The Stimson Center Report*, under a senior Steering Committee chaired by Frank Carlucci, was launched in an effort to replicate for diplomacy the experience in the 1980s of the Laird/Goodpaster/Odeen Commission, which contributed importantly to passage of the landmark Goldwater-Nichols Act to reform the Department of Defense.

    The CSIS Report**, under an advisory panel of sixty-three distinguished Americans, recommends “sweeping reforms in the conduct of diplomacy with a focus on the information revolution, the widening participation of publics in international relations, and the concurrent revolutions in global business and finance”.

    The Overseas Presence Advisory Panel*** (OPAP), composed of twenty-five leaders from business, politics, government, labor, and defense, was appointed by Secretary of State Madeleine Albright following the report of Admiral William Crowe’s Accountability Review Boards on the bombing of American embassies in East Africa in August 1998. Its broad mandate was to consider the future of America’s overseas presence.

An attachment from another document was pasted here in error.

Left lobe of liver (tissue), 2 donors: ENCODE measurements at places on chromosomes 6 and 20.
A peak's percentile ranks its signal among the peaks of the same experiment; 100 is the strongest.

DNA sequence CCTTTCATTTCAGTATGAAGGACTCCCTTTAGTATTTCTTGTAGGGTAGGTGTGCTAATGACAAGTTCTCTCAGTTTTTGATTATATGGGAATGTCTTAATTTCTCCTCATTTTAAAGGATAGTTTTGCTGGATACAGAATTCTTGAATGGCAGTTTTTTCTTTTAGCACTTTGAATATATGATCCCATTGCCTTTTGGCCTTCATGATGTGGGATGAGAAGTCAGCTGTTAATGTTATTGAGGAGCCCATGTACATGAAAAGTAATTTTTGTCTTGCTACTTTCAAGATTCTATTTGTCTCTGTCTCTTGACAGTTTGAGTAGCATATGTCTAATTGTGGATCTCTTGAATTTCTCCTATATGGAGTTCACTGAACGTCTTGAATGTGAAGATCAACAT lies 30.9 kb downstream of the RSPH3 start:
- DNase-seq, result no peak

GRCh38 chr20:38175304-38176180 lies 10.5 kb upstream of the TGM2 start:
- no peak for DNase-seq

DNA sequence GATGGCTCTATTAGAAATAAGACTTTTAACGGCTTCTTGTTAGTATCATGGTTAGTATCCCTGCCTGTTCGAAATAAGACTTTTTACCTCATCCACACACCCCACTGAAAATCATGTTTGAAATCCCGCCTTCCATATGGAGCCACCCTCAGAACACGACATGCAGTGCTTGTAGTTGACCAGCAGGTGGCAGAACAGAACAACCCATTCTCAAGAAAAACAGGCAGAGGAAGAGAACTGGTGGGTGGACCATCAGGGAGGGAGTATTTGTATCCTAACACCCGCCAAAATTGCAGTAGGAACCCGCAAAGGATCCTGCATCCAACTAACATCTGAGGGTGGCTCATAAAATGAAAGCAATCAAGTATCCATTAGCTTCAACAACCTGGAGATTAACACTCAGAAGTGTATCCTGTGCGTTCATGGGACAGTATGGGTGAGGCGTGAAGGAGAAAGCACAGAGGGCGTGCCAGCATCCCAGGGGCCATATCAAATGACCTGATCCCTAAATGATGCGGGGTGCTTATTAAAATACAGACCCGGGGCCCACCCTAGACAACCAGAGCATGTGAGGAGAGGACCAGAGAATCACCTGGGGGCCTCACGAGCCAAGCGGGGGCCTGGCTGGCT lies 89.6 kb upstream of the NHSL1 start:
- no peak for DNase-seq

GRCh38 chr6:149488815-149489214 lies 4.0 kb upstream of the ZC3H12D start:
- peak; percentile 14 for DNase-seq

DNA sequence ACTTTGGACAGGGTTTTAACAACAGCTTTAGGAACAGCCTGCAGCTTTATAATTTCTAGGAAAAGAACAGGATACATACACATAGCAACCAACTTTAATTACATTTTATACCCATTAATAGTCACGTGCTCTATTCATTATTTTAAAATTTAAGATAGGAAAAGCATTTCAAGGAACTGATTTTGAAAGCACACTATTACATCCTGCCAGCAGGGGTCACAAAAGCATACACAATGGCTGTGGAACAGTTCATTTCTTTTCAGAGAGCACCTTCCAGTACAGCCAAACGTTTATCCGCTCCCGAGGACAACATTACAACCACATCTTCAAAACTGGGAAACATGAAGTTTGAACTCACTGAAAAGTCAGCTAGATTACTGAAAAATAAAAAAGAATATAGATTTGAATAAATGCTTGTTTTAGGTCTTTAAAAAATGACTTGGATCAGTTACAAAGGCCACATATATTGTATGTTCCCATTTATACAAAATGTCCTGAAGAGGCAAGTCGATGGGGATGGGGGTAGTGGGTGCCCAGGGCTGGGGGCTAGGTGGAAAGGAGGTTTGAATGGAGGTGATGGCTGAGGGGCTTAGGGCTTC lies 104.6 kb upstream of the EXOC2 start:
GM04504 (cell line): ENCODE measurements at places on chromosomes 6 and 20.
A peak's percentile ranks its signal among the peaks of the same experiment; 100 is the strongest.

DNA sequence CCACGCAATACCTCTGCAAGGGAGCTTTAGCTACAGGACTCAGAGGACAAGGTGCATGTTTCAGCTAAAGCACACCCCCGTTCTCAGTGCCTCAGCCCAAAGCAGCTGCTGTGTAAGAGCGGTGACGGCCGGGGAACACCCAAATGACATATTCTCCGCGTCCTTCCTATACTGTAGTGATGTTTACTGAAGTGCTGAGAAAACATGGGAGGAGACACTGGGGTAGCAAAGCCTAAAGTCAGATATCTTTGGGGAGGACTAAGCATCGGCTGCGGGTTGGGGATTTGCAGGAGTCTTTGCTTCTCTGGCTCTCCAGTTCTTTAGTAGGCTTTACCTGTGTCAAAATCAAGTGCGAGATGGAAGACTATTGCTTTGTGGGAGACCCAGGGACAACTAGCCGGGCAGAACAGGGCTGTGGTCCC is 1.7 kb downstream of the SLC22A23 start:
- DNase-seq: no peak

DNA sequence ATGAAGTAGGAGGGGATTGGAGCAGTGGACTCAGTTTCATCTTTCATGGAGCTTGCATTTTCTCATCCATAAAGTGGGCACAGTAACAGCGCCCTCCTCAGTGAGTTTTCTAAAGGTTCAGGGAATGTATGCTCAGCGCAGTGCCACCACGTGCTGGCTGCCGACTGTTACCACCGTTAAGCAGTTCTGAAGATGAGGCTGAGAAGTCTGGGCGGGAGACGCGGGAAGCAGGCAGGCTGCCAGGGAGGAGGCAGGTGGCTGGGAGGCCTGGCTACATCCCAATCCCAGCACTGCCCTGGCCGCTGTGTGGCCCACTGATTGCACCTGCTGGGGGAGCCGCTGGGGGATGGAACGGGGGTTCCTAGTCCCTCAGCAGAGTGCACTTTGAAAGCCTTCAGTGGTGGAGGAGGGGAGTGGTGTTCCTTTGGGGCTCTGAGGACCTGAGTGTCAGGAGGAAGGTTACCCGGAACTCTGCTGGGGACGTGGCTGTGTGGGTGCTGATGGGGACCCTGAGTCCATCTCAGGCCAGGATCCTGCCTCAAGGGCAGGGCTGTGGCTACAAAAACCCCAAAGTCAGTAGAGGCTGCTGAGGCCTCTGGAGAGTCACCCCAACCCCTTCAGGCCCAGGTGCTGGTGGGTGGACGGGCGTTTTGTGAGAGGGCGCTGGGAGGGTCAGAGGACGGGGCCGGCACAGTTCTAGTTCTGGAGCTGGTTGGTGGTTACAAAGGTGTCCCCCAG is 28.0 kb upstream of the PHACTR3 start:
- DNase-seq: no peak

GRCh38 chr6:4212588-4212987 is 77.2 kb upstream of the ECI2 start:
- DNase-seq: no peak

The recommendations of these serious reports, along with the recommendations specifically on security from the Crowe reports, can be distilled under ten headings. While the Department of State has begun to implement some of the OPAP report, the administration failed to request and to justify to the Congress adequate funds to pursue the major, most basic recommendations. The Department of State apparently does not intend to pursue a number of the urgently needed reforms. It is critical that the next administration vigorously carry out the modernization of its diplomatic infrastructure. The studies named above provide a clear blueprint for action.

A summary of the proposals follows:

Security of American Embassies and Consulates